Tag Archives: Kingdom 4a

Power!

Most people do not show their best character when they are threatened. To be – or to feel – powerless is unpleasant and difficult. That is true spiritually, too, so it would be nice to say “Just do this”. That would be misleading. Yet Paul has some answers, even though he writes from Prison. (We are reading Ephesians 1:15-23).

Paul, writing while in prison, can still say, “Thank God for you” 1.16. And he wants them to understand something – this is his prayer – and my point: Paul prays the Ephesians will v18 know “How rich are the wonderful blessings God promises his people”, and also
“how very great is his power at work in us who believe”
so there is power.

What power​? It is not always obvious, and we have to be careful not to fool ourselves. What power is there? Verse 20 the same as raised Christ from death, and “seated him at his right side in the heavenly world” – the position of authority.

It needs understanding, because to many then (and now), Jesus was a loser who got himself crucified. You should know better than that, but see the complication. This is not “superhero” power, for selfish display. This is the power of God to reconcile, heal, bring about a better answer. It can be so well hidden that we miss it, but it is available, and should be used.

So we are not powerless, but have the greatest possible power. It’s just that we have to understand, and learn to use it! There’s a footnote. Christ is given all power, and is given to the Church. Do you see the Church as a place of power? Not in its politics or failures, but how about it’s healing, it’s forgiving, its redirecting people? That can be powerful, when we learn to apply it properly!

Judged – for what?

Sometimes it really helps to understand Jesus words when we know what he is referring to.  This week we read Matthew 25:31-46, but it may be easier to first read the Old Testament prophet Ezekiel 34:11-24, which is also a reading for this Sunday which we call Christ the King.

When Ezekiel, prophet of the exile in the 6C BC, spoke of God shepherding his people, it was a direct and forthright criticism of the leaders of the nation. Read the rest of chapter 34, and you will find no excuses for the abuse of power by the powerful.  But the prophet has more to say than to denounce the leaders of the time. First, he makes clear that God is concerned – concerned not just with punishing the abuse and removing the abusers, but with stepping in to care for his victimised people.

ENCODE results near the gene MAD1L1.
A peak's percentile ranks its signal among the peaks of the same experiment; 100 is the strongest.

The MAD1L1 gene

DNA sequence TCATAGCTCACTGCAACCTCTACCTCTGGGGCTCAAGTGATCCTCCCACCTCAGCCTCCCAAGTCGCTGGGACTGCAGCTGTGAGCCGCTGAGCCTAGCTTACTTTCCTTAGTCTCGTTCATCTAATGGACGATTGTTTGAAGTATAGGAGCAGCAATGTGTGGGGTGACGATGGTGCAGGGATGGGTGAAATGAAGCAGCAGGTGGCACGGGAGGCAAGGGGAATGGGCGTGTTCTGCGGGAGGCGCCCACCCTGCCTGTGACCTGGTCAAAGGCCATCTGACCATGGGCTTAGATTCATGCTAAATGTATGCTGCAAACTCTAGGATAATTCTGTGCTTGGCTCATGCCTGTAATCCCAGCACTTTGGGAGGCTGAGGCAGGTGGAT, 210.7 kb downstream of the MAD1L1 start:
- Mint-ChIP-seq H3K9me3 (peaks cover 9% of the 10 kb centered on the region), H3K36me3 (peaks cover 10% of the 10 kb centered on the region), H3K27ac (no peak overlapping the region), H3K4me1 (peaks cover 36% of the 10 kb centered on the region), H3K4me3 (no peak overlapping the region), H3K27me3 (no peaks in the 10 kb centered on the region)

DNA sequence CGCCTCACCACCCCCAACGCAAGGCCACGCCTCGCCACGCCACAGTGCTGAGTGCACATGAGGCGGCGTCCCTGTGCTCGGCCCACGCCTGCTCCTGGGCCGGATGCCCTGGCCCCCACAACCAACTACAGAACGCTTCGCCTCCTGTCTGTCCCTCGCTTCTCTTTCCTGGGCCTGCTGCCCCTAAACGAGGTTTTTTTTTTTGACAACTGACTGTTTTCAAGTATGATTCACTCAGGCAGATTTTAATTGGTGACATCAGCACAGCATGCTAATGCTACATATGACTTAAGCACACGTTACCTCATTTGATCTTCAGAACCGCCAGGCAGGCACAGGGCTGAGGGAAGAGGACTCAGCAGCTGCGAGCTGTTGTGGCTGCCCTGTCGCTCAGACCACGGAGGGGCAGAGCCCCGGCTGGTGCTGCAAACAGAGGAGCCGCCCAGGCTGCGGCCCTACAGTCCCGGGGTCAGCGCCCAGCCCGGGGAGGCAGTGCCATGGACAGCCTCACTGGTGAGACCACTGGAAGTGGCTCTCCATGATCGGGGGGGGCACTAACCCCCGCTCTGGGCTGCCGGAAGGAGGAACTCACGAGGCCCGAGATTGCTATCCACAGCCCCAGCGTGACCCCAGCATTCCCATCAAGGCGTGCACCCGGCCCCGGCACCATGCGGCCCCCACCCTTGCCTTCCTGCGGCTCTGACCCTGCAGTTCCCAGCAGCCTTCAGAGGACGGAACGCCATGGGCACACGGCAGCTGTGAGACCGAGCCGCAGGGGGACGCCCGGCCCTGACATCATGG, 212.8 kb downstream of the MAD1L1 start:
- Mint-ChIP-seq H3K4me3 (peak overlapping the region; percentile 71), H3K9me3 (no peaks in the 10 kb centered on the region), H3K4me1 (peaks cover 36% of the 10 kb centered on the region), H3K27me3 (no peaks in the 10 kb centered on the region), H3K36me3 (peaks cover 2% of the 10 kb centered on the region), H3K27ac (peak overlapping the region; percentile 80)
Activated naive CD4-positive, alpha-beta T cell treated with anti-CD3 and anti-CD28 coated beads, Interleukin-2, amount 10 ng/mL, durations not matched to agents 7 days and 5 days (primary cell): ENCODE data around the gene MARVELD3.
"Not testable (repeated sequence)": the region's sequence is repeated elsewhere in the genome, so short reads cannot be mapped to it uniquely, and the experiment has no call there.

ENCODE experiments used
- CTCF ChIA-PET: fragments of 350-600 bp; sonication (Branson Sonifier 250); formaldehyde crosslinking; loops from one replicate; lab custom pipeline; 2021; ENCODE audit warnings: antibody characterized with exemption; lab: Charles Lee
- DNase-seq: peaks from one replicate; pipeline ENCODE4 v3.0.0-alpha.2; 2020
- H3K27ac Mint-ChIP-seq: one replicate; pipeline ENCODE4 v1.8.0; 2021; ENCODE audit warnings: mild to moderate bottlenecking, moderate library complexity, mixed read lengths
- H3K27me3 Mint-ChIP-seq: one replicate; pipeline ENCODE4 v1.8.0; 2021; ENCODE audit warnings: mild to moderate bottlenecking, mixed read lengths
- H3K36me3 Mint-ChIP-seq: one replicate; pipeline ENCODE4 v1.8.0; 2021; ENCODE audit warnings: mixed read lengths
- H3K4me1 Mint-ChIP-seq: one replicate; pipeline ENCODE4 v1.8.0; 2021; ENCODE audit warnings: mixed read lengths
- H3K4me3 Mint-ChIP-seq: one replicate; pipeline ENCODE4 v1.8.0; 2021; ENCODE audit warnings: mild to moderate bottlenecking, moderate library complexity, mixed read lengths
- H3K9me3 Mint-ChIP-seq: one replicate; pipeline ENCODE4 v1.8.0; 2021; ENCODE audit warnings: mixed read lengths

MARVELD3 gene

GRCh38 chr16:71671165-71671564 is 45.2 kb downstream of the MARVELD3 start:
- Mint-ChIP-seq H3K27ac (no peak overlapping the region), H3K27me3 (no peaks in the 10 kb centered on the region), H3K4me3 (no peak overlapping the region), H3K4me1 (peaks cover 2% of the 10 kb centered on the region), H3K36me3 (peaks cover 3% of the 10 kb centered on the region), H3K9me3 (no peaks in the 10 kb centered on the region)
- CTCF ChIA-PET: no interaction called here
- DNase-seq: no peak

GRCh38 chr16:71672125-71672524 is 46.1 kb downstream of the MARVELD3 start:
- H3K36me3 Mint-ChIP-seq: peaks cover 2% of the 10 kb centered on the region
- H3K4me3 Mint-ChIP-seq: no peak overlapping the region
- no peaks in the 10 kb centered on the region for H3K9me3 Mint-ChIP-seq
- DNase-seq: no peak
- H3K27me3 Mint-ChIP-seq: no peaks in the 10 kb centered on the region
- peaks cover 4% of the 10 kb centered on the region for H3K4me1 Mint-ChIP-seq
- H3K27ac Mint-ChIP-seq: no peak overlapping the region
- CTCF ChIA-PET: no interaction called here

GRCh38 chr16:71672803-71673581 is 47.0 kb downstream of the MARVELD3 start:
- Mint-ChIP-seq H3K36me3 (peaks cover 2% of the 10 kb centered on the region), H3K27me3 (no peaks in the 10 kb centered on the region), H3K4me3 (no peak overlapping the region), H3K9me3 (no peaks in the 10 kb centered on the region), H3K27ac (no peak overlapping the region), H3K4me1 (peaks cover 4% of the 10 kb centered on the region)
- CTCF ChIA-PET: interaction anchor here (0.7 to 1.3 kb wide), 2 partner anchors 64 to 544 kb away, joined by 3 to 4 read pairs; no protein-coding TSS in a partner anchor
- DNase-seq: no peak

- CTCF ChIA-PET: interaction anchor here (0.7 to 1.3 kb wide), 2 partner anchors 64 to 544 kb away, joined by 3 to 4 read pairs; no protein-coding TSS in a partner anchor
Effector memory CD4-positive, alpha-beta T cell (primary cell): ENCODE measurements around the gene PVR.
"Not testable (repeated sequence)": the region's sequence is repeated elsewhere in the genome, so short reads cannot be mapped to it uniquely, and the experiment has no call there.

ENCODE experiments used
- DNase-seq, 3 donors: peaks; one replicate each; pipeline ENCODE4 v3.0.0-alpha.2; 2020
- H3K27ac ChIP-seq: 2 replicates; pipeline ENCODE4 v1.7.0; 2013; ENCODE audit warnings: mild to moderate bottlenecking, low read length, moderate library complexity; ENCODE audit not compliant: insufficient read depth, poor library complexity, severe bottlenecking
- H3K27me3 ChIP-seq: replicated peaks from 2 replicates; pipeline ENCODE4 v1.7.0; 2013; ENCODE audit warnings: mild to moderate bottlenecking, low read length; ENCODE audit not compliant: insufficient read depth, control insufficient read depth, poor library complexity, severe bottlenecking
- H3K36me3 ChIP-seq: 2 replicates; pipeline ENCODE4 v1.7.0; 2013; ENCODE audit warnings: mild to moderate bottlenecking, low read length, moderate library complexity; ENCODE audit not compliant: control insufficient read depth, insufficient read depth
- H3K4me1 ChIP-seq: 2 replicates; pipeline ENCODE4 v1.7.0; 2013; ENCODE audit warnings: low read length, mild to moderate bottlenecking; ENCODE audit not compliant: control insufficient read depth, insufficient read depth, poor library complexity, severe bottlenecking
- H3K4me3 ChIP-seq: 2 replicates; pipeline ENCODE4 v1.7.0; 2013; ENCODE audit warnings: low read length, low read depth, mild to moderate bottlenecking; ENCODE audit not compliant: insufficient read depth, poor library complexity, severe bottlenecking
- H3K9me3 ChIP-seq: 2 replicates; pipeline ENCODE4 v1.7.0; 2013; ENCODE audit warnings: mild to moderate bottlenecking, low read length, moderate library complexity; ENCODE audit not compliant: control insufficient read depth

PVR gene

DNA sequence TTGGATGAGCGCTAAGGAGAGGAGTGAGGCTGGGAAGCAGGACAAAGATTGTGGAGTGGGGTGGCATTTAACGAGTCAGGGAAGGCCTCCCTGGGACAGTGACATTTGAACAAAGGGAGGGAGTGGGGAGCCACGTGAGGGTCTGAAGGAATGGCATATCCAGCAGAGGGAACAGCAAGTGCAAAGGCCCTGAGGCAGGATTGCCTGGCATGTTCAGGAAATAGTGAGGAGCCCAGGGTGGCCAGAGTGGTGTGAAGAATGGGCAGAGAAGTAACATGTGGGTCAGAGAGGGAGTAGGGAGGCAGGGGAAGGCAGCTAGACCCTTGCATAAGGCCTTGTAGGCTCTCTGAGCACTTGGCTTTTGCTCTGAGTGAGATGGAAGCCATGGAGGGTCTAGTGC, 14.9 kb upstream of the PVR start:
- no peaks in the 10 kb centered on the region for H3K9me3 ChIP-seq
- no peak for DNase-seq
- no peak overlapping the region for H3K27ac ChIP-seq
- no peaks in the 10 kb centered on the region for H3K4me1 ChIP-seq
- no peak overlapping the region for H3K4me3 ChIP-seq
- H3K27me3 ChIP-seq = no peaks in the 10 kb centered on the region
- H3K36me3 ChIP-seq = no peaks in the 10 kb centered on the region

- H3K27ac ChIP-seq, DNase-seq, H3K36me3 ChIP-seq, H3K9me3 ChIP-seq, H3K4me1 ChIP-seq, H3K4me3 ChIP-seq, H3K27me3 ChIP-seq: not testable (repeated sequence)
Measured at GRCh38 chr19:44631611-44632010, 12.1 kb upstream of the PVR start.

But there is more. In verse 17 he says “I myself will judge between sheep and sheep, between rams and goats”.  And in verse 23,“I will set up over them one shepherd, my servant David, and he shall feed them:”

Jesus clearly finds several points of contact with Ezekiel’s prophecy. Yes, like it or not, Jesus is talking about judgement, and about a judgement which divides people into just 2 groups. In the context of his day, the criticism of the leaders of the people is very clear. They have opposed him, refused to hear his message or to recognise his God given status.

The basis of the judgement is not “Have you been nice to people?”, despite what so many seem to think. It is not even “have you been religious?”. Jesus says “just as you did it to one of the least of these who are members of my family, you did it to me”. Earlier in the gospel (chapter 12:48f) he has made it clear that his “family” are not the blood relations, but those who followed him. It seems that here he is saying that our support of, and identifying with, poor Christians is critical.

You will understand why we read this today, on the the feast of Christ the King, last Sunday before Advent. The promised King Messiah, descendant of King David, has arrived. He will assume the role of shepherding leadership of the people, and will be judge of all.

But what are we supposed to learn, and – perhaps more important – do? We know that we are not saved by being good enough – because we are never up to God’s standard. Our hope is that faith in Jesus, and the forgiveness he offers, brings us to new life now and after this life.

The punch line is that it has to be real. Christian faith is not about mental acrobatics, or sophisticated pretending. Our faith is a trust which has to work through and show in every part of our life. There is an old joke which says, “If you were arrested and charged with being a Christian, would there be enough evidence to convict you?” Would you, perhaps, be able to pass it off – I didn’t really mean it, just went along with some friends, it didn’t change the way I worked, or spent money, or who I socialised with. . . .

We won’t frighten people into heaven with talk of judgement, but as Christians we dare not be unprepared to face our Judge. Is my faith more than words and vague good intentions? Am I prepared to support and stand with Christians, even poor, vulnerable and needy Christians against their sophisticated and rich critics? Both sheep and goats seem surprised at the judgement – but neither argue the truth of it.